Policy update May 2021 04 May 2021
By Rob Murray-Leach
In the last six months the global pressure has risen on Australian governments, businesses and the broader community to take action on climate change, with Europe continuing work on a carbon border adjustment mechanism and many global leaders and trading partners taking significant action to reduce emissions.
On 22 April Joe Biden made a stunning announcement that the US would aim to reduce its greenhouse gas emissions by between 50 and 52 per cent below 2005 levels by 2030. This almost double’s the US’s climate ambitions, as Obama had committed the US to reduce its emissions by between 26 to 28 per cent by 2030. However, this announcement could also be seen as falling short, as it just brings the US into line with the European Union’s ambition to reduce its emissions by 51 per cent by 2030.
The US and Europe now have emission reduction targets that are substantially higher than Australia’s target to reduce its emissions by 26 to 28 per cent by 2030, and there will be significant pressure to raise our ambition in the lead-up to Glasgow climate summit at the end of the year.
As with so much in carbon and energy policy in recent years, the state and territory governments are filling the void caused by the lack of national action. On 2 May, the Victorian Government released its new Climate Change Strategy. Victoria has already reduced its emissions by 24.8 per cent between 2005 and 2019, and this strategy will align it with global ambitions, aiming to reduce the state’s emission by 45 to 50 per cent below 2005 levels by 2030. The Victorian Government has also set an intermediate target to reduce emissions by 28-33 per cent by 2025. While this does push a lot of emission reductions into the second half of the decade, I’m increasingly of the view that big change does require several years to ramp up.
So where will these emission reductions come from? The vast majority will be a rapid transition from fossil-fuel generation to renewables, with support from energy efficiency, the adoption of electric vehicles and some on-farm measures. The big announcement associated with the strategy was $100 million of new measures to encourage the uptake of zero emission vehicles.
In relation to energy efficiency, the Victorian Government announced its key policies in Budget in November 2020. The Climate Change Strategy reiterates these policies and other existing policies, including:
- Its $797 million energy efficiency and affordability package;
- Raising the minimum standard for new homes in 2022 to 7 Star NatHERS;
- Minimum standards for rental homes;
- Effectively a $200 million investment in the Greener Government Building Program, with additional funding for public health facilities;
- The $31 million Business Recovery Energy Efficiency Fund, which we understand has started to allocate funding.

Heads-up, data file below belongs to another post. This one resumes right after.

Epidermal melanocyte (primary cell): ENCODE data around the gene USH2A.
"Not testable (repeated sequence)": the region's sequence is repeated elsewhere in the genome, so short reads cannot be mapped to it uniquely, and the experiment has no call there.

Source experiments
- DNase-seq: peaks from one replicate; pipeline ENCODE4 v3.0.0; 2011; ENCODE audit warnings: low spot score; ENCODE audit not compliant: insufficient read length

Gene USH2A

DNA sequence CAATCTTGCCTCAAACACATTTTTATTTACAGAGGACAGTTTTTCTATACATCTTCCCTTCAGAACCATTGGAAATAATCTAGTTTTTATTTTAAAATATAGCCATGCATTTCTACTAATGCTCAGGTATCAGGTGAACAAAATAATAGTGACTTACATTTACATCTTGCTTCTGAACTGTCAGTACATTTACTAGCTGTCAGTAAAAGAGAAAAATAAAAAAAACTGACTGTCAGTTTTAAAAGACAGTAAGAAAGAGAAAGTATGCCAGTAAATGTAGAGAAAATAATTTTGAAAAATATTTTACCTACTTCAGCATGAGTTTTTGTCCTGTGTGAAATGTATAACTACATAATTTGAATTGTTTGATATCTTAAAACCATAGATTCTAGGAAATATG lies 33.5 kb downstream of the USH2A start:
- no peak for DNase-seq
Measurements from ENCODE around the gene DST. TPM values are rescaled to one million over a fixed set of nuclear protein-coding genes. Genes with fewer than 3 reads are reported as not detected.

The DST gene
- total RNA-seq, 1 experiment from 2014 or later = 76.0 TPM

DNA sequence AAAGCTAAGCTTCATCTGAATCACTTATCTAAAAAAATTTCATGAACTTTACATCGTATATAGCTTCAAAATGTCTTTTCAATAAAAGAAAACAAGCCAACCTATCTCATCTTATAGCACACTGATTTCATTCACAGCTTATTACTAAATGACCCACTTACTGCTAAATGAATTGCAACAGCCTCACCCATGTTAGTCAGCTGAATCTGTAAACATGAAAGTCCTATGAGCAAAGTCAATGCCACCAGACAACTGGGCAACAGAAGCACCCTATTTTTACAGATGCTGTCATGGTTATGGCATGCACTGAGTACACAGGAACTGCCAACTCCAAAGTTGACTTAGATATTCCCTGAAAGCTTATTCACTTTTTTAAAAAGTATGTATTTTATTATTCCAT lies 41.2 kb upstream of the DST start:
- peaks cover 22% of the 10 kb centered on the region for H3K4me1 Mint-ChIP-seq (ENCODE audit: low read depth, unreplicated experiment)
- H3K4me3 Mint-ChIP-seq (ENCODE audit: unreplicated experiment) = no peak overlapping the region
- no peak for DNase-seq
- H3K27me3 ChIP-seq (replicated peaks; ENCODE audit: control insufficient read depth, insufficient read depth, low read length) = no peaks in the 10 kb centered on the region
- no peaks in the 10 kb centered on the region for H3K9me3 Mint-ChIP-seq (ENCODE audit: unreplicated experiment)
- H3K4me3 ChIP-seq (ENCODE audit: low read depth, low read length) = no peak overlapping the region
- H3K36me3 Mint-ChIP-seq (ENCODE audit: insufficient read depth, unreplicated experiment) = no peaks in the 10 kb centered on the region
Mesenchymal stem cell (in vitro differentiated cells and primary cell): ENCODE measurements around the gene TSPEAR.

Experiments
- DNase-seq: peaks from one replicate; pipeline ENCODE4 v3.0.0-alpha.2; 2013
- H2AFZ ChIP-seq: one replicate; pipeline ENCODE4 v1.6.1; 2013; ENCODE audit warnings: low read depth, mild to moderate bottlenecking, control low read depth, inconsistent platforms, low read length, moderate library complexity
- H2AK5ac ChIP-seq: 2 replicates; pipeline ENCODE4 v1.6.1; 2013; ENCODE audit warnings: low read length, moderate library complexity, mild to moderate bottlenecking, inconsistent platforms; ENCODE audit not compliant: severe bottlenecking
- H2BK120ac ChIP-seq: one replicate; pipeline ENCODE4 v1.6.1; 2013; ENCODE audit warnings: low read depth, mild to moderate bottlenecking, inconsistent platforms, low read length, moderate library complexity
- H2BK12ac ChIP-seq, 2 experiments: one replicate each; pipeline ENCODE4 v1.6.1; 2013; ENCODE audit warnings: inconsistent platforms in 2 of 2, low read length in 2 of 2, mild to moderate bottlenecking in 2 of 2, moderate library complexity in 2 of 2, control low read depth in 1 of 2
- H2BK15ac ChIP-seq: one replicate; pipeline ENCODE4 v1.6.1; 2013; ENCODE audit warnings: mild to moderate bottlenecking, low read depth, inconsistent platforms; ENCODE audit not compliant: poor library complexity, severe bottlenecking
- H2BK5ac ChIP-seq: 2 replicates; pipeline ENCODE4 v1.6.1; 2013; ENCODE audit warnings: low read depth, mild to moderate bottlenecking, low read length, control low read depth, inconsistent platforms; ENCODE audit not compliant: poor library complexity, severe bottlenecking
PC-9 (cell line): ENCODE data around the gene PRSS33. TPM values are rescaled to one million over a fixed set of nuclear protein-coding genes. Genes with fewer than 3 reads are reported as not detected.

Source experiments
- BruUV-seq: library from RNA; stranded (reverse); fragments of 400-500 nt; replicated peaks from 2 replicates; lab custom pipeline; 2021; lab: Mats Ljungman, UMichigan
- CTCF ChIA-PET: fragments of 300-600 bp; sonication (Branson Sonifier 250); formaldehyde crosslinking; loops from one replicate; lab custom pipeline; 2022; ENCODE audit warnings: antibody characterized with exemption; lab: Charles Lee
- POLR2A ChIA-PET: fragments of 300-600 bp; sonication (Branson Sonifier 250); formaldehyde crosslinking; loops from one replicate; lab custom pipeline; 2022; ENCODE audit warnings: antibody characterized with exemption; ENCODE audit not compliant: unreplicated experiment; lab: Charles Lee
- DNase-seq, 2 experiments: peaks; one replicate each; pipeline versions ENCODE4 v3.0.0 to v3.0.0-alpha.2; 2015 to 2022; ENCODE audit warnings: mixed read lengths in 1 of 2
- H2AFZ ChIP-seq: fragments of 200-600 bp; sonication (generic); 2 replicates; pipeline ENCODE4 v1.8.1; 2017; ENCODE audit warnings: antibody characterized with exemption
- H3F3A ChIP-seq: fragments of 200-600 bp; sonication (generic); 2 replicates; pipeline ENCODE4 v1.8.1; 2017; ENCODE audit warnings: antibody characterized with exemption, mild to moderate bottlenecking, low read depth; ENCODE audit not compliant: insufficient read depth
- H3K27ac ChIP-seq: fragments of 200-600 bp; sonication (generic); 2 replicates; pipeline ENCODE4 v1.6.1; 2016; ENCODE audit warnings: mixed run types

One new announcement that could potentially be used for energy management is the additional commitment of $10 million for a pilot program to develop and implement 250 on-farm action plans. The details on this are still fairly hazy, and we will keep you briefed about whether this will enable on-farm energy management.
The Victorian Climate Change Strategy is a solid plan, and well worth reading.
Work is continuing on a range of energy markets reforms, including the finalisation of the details of the Wholesale Demand Response Mechanism (WDRM). On 4 May the EEC’s Energy Market Task Group met with senior staff at the Australian Energy Market Operator (AEMO) for a productive meeting that should lead to AEMO taking some actions that will give the industry more foresight about how that mechanism will roll out.
The Australian Energy Market Commission (AEMC) has also released its Draft Determination for rewarding ultra-fast frequency services (including some forms of demand response). Submissions for this are due by 3 June 2021.
Not to be outdone, the Australian Energy Market Operator (AEMO) is consulting on its energy efficiency assumptions for its electricity forecasting. If you’re interested in getting your head into some very sophisticated divination skills for future energy consumption patterns (think of it as reading entrails to see the future but with more charts), submissions are due on 12 May 2021 to email@example.com. The document is a bit of a challenge to find on the AEMO website, but you can download it here.
However, the big news is that on 30 April the Energy Security Board released its consultation paper on post-2025 energy market design options. Let me be clear – this is a beast of a paper that runs over 200 pages and it helps if you are an energy market wonk to grapple with it. The EEC will be putting in a submission by 9 June 2021, and if energy markets really are your bag then I strongly encourage you to read it.
The EEC and Energy Security Board will be holding a joint forum on the consultation paper on Wednesday 12 May from 1 to 2:30pm Australian Eastern Standard Time (AEST). If you are an EEC member and would like to register to attend this forum, please email firstname.lastname@example.org. Places will be strictly limited.
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This article was originally published in the May edition of Efficiency Insight.